The “Toxic Ten” – The Start of an Antidote to Greenwashing

Portfolio, the Condé Nast business magazine that debuted last year, started out looking as if it would be little more than a glossy celebration of the corporate world’s movers and shakers. It has, however, shown a willingness at times to address the seamier side of capitalism, such an October 2007 story on links between Chiquita Brands and death squads in Colombia.

The new (March) issue of the publication has another article that shows business at its worst. “The Toxic Ten” by Harry Hurt III is a welcome antidote to the endless stories published these days about the ways in which big business has supposedly gotten religion about the environment. Hurt shows that there are still large companies that are dumping toxic substances in rivers, spewing mercury out of power plants, using harmful materials in their products and contributing mightily to global warming. His list is not meant to be a ranking but instead an assortment of companies that “could be doing better, given their resources and position in their industry.”

The “Toxic Ten” consists of:

  • J.R. Simplot (the potato king generates lots of waste products)
  • Cargill (the $88 billion agribusiness giant contaminates air and water)
  • Ford Motor (has dragged its feet on producing truly fuel-efficient vehicles)
  • Boeing (has been evasive about its carbon footprint and has been involved in water pollution)
  • Apple (uses toxins such as polyvinyl chloride and brominated flame retardants)
  • Southern Co. (operates some of the dirtiest power plants in the country)
  • American Electric Power (operates some of the other dirtiest power plants)
  • Massey Energy (mines coal via mountaintop removal)
  • Chevron (is involved in more than 90 active Superfund sites)
  • Alcoa (operates power plants for its smelters that are heavy polluters)

The list could have gone on much longer. To begin with, how did Exxon Mobil not make the cut? Most of the top air polluters on a list assembled by the Political Economy Research Institute at the University of Massachusetts are also missing. In fact, several of the companies on the Institute’s list—including DuPont and General Electric—appear (along with the likes of Wal-Mart) in a sidebar to Hurt’s article called “The Green 11: Some of America’s Most Eco-Savvy Corporations.”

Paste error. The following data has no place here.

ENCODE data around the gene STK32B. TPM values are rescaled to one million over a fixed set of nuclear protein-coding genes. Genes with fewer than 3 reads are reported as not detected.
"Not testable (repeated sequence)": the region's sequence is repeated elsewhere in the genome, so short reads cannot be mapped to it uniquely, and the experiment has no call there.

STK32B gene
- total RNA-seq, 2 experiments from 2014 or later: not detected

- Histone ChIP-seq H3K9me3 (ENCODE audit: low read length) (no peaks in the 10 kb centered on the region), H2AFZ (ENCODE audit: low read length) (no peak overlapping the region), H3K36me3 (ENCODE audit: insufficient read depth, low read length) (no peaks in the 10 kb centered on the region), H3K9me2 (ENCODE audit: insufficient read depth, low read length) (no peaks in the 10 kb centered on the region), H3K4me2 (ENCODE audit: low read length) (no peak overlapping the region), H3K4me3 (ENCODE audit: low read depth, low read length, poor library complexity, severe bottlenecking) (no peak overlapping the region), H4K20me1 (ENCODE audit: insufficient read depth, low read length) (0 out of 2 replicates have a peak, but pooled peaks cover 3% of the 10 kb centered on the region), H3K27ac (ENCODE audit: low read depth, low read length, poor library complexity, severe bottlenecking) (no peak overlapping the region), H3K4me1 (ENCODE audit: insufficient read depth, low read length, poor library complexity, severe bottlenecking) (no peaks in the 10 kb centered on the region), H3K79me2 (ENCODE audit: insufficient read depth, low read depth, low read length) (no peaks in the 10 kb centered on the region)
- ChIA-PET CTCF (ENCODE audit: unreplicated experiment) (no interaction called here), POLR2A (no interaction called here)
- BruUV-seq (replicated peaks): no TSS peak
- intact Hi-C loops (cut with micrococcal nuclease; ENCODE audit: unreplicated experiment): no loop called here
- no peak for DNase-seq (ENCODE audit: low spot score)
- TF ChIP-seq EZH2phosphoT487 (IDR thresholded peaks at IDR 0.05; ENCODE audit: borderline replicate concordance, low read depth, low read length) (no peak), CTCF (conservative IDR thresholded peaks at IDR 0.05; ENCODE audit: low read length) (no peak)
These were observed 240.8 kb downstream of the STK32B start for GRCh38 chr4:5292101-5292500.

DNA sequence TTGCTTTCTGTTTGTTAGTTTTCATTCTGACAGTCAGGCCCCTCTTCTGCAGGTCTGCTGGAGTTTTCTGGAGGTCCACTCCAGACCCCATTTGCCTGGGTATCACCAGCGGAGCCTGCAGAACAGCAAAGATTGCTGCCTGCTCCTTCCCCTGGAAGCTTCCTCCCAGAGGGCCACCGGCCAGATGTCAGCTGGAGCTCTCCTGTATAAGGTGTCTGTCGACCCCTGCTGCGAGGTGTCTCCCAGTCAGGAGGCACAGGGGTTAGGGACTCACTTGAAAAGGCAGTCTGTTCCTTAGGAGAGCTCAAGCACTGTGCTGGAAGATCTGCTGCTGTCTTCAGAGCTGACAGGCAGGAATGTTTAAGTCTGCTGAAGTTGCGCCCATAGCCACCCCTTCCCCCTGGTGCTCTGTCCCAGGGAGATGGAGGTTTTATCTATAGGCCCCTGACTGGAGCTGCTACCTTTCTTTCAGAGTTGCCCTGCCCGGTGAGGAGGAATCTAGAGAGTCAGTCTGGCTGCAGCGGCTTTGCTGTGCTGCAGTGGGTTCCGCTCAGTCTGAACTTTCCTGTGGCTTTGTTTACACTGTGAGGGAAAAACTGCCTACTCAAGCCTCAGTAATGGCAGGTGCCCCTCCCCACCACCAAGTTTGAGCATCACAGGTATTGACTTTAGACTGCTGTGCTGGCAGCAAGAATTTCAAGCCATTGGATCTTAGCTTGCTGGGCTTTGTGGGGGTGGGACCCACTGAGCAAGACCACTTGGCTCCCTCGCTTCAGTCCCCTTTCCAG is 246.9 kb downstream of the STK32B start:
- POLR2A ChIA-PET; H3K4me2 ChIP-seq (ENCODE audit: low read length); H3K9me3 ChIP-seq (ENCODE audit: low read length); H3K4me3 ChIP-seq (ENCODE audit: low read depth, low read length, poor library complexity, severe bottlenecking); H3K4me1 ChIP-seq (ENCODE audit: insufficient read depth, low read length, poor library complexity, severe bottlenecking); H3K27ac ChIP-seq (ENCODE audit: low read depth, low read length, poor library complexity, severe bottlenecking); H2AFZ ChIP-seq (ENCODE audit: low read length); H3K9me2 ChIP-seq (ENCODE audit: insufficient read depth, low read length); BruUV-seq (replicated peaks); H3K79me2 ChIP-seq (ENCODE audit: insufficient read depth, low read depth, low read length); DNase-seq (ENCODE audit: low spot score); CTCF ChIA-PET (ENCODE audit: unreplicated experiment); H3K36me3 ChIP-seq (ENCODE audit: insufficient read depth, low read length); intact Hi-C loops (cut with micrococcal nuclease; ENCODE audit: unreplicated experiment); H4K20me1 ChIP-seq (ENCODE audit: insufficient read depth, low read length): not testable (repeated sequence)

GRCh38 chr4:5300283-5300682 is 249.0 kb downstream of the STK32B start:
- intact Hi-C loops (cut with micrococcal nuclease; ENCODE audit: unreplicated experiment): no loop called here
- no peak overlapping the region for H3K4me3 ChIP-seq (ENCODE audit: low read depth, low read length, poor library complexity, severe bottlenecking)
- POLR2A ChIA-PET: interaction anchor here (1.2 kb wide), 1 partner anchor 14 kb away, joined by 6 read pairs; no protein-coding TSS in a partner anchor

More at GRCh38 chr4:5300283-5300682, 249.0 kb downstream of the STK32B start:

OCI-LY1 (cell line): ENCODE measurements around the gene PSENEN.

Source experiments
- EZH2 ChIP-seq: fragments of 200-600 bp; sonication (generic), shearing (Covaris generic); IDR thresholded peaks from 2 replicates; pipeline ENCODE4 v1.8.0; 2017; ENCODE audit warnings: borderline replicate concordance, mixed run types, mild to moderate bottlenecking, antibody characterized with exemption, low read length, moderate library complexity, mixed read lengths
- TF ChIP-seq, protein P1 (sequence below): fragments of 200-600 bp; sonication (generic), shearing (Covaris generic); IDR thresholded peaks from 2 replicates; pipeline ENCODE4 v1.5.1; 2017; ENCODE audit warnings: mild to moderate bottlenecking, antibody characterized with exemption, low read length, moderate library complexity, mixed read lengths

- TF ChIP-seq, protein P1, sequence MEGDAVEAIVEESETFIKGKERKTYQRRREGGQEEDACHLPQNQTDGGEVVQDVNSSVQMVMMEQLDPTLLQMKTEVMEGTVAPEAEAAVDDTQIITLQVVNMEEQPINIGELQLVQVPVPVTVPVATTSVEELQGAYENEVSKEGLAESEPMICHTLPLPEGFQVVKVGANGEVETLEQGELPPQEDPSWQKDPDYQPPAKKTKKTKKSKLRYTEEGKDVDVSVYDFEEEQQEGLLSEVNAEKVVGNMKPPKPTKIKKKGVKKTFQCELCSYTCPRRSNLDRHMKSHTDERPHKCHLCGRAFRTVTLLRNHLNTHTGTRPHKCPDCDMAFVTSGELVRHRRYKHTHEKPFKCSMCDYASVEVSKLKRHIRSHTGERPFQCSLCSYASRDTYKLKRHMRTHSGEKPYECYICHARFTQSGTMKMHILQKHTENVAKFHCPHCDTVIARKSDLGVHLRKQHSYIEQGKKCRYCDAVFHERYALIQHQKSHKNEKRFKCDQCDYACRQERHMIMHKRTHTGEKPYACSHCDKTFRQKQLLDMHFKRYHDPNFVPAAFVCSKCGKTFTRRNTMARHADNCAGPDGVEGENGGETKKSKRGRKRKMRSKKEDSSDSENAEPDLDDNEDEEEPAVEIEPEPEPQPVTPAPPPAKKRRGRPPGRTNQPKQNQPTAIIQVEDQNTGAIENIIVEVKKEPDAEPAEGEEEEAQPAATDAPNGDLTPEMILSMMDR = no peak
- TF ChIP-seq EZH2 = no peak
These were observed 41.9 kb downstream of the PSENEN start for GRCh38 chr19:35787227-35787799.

If by “eco-savvy” Portfolio means those companies that have been most successful in giving the appearance of environmental responsibility, then those slick purveyors of greenwashing do indeed deserve to be singled out.

Corporate America’s Crock of Inconsistency

Given all the extravagant environment claims being made by major corporations these days, it is strangely refreshing when a business chieftain puts aside the greenwash and speaks his Neanderthal mind. That was the case recently, when General Motors Vice Chairman Bob Lutz told a closed-door session with journalists that he considered global warming “a total crock of shit.” He also reportedly stated that hybrid automobiles “make no economic sense.”

When word of his candor got out, Lutz did a bit of a mea culpa on GM’s FastLane company blog. Yet his argument was bizarre: “My beliefs are mine and I have a right to them, just as you have a right to yours…My thoughts on what has or hasn’t been the cause of climate change have nothing to do with the decisions I make to advance the cause of General Motors. My opinions on the subject—like anyone’s—are immaterial.”

I’m not sure whether we should be relieved that Lutz apparently doesn’t let his retrograde thoughts get in the way of his job—or dismayed that GM is paying more than $8 million a year to someone who leaves his brain at home.

Corporate ideological inconsistency is not limited to GM’s executive suite. A recent survey of top executives published by the Boston Center for Corporate Citizenship and the Hitachi Foundation demonstrates the opposite problem from Lutz: embracing noble ideals but doing nothing to implement them. Nearly three-quarters of the respondents said that good “corporate citizenship” should be a priority for business, but only 39 percent said such considerations are part of their planning process.

An article distributed by Social Funds quoted the lead researcher for the survey as saying: “We think the gap between aspirations and actions is to be expected at this time because business is going through a significant transformation.” Or, to put it another way: Many corporate leaders apparently think that living up to their rhetoric is a crock.